The history of successful (and unsuccessful) U.S. special operations forces

By Mark Moyar | July 18, 2017 on CSIS.org

Photo credit: DVIDSHUB from https://www.flickr.com/photos/dvids/4645526320/

In May 1944, Chinese Nationalist and U.S. Army troops converged on the city of Myitkyina, one of the last remaining obstacles to the opening of the Burma Road. Intelligence indicated that the Japanese garrison defending Myitkyina numbered no more than 1,000 soldiers, but the actual number was three times that amount. The American-Kachin Rangers, consisting of U.S. special operators from the Office of Strategic Services and indigenous Kachin tribesmen, prowled ahead of the conventional units to collect information and wreak havoc behind Japanese lines. Ranger reports on Japanese troop movements enabled Chinese and U.S. infantry to trounce the Japanese on the ground, and Allied bombers to plaster them from the air. A U.S. infantry officer observed that “without the assistance and support of the Kachins, we would have been licked before we even got started.” Myitkyina fell in August, and a few months later supplies were flowing up the Burma Road to China.

As one of the first U.S. special operations outfits, the American-Kachin Rangers exhibited many of the traits that would account for the successes and popularity of special operations forces in decades to come. By forging ties with the local population, a few Americans enlisted the help of local warriors who knew the physical and cultural terrain better than the enemy. The low American profile kept the Rangers from attracting the attention a U.S. infantry unit would attract. Emphasis on stealth and speed enabled the Rangers to sneak up on the enemy to slit throats and demolish bridges.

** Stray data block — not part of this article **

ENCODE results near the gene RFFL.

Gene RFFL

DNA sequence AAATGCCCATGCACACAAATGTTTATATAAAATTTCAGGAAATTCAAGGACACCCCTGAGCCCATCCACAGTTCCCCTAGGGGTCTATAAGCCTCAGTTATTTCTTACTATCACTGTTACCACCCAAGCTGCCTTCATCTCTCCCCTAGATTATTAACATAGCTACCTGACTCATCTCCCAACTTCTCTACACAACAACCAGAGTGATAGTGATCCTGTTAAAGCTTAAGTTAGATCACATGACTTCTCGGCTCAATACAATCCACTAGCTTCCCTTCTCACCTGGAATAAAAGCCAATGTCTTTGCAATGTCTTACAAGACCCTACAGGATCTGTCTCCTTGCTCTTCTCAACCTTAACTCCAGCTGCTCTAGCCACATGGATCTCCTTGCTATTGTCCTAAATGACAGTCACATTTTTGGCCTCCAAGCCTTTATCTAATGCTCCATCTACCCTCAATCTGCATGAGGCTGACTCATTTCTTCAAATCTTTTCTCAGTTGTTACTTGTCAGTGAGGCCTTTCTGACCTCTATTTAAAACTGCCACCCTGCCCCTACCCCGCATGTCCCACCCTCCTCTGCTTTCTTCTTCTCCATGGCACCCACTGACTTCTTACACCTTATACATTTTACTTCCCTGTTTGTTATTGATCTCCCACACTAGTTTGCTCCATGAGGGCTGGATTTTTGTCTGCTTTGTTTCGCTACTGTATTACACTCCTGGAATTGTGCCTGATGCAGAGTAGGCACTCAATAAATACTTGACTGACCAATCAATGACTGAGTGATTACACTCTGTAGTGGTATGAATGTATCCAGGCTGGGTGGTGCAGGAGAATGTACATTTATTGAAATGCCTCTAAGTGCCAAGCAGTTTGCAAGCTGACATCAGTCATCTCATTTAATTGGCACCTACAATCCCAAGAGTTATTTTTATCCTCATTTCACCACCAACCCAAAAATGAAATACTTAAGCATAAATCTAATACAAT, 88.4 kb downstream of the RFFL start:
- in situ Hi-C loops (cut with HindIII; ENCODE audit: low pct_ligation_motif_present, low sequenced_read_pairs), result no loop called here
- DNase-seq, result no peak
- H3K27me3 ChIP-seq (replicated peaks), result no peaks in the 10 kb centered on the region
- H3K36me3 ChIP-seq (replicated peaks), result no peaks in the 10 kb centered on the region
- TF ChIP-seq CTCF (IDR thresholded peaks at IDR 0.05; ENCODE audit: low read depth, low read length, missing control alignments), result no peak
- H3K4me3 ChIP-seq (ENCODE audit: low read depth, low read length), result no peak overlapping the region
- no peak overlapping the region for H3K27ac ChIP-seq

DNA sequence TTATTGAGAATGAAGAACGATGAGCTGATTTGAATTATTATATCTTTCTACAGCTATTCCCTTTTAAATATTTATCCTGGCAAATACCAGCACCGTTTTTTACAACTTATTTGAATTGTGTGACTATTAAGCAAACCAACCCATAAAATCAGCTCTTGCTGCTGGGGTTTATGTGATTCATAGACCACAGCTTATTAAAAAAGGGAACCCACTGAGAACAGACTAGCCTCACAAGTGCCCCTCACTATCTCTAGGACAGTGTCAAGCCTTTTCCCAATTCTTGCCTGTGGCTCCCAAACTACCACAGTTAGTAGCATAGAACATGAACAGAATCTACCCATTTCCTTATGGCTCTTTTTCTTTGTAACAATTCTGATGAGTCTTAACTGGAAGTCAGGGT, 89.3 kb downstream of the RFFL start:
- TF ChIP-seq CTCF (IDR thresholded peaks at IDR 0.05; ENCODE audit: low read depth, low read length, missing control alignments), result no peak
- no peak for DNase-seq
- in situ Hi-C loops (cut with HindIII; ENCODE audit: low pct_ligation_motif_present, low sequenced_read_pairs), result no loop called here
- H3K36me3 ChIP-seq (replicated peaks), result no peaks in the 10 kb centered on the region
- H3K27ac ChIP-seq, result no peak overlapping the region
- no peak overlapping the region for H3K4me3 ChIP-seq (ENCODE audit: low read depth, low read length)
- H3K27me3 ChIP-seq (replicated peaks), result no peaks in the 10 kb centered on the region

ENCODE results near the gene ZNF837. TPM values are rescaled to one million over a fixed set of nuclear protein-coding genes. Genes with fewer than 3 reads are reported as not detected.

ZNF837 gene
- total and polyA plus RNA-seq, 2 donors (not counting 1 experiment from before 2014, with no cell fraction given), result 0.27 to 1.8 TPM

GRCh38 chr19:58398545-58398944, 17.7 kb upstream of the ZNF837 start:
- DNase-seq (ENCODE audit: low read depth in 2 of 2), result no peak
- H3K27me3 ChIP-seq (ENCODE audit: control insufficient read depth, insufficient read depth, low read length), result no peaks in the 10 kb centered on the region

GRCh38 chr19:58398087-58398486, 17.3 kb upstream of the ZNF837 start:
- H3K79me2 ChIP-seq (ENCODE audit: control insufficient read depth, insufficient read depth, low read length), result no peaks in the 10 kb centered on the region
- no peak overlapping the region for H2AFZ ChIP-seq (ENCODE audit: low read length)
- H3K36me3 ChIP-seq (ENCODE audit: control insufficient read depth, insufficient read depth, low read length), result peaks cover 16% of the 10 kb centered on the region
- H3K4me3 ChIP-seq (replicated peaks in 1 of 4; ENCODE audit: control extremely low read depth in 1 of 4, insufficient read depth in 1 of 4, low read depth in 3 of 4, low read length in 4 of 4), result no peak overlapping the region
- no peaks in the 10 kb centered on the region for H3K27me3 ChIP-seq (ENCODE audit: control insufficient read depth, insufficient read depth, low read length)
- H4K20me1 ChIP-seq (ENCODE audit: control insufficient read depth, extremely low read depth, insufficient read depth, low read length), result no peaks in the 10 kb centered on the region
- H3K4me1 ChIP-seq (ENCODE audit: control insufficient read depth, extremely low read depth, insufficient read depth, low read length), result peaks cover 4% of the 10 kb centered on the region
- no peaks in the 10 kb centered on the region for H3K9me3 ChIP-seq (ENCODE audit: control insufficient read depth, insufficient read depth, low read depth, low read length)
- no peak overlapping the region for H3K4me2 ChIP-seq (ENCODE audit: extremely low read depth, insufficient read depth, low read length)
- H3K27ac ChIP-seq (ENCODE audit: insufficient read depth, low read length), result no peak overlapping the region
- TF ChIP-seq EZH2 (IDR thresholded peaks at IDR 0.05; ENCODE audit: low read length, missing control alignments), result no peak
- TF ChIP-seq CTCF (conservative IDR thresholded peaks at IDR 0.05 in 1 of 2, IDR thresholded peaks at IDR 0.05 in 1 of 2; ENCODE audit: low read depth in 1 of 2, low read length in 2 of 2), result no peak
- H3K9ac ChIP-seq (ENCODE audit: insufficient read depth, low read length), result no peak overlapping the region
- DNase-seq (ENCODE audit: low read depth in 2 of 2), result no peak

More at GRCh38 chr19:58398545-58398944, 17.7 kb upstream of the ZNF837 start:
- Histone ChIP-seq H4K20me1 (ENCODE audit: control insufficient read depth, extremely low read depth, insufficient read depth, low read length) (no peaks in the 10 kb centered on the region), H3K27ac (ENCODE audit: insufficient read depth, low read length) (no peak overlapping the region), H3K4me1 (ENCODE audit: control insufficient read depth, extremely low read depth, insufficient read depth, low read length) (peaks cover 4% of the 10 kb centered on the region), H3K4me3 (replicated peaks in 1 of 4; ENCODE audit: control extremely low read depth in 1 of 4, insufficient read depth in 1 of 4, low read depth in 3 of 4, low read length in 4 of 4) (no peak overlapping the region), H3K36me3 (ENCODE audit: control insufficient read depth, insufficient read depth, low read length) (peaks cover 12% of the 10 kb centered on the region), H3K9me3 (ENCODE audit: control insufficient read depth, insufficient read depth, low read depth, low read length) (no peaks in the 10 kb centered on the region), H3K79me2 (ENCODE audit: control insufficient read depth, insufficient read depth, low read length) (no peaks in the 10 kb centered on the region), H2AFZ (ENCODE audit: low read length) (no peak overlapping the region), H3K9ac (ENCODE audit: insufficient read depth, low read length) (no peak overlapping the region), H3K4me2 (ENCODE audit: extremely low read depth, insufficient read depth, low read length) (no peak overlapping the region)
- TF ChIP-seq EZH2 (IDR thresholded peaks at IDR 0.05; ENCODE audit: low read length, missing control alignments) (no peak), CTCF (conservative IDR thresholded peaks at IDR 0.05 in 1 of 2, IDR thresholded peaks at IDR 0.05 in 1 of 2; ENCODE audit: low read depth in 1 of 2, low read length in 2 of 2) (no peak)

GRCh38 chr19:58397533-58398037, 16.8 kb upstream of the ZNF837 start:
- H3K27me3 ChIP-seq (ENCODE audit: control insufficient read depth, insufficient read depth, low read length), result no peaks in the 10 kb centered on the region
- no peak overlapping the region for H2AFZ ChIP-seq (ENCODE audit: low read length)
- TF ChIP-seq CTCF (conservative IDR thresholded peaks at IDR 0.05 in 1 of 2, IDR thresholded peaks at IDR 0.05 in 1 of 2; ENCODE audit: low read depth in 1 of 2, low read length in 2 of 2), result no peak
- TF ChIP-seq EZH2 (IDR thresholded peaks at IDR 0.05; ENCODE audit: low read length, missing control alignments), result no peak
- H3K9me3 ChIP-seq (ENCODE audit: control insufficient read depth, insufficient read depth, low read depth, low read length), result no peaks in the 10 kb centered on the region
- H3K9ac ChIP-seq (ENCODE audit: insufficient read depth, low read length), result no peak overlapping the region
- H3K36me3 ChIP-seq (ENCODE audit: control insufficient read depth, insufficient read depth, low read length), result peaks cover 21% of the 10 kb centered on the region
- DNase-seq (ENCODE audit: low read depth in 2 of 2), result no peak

In the 75 years since the creation of the United States’ first special operations forces, the achievements of those forces have built up popular confidence in their capabilities to such an extent that their success is often taken for granted. The recounting of their numerous triumphs, however, can easily obscure the historical reality that their tribulations have often been as numerous. The Burma campaign of World War II is a case in point. Five of the first six special operations teams sent into Burma disappeared or were destroyed. Only the team sent into the Kachin territories found a sympathetic population that refused to betray it to the Japanese authorities.

To ignore the tribulations is to risk endangerment of today’s troops and missions. Before putting special operators in harm’s way, the makers of policy and strategy must give great thought to the factors that determine tactical and strategic outcomes. No foolproof methodology exists, but powerful insights are to be found by studying the history of U.S. special operations forces.

The Trump administration has inherited a world in which threats fester amid failed states and rogue regimes. Averse to large wars of occupation like those in Iraq and Afghanistan, the White House seeks other ways to contain and counter these threats. One of the most attractive options is the support of insurgent groups, a mission for which special operations forces are preeminently qualified.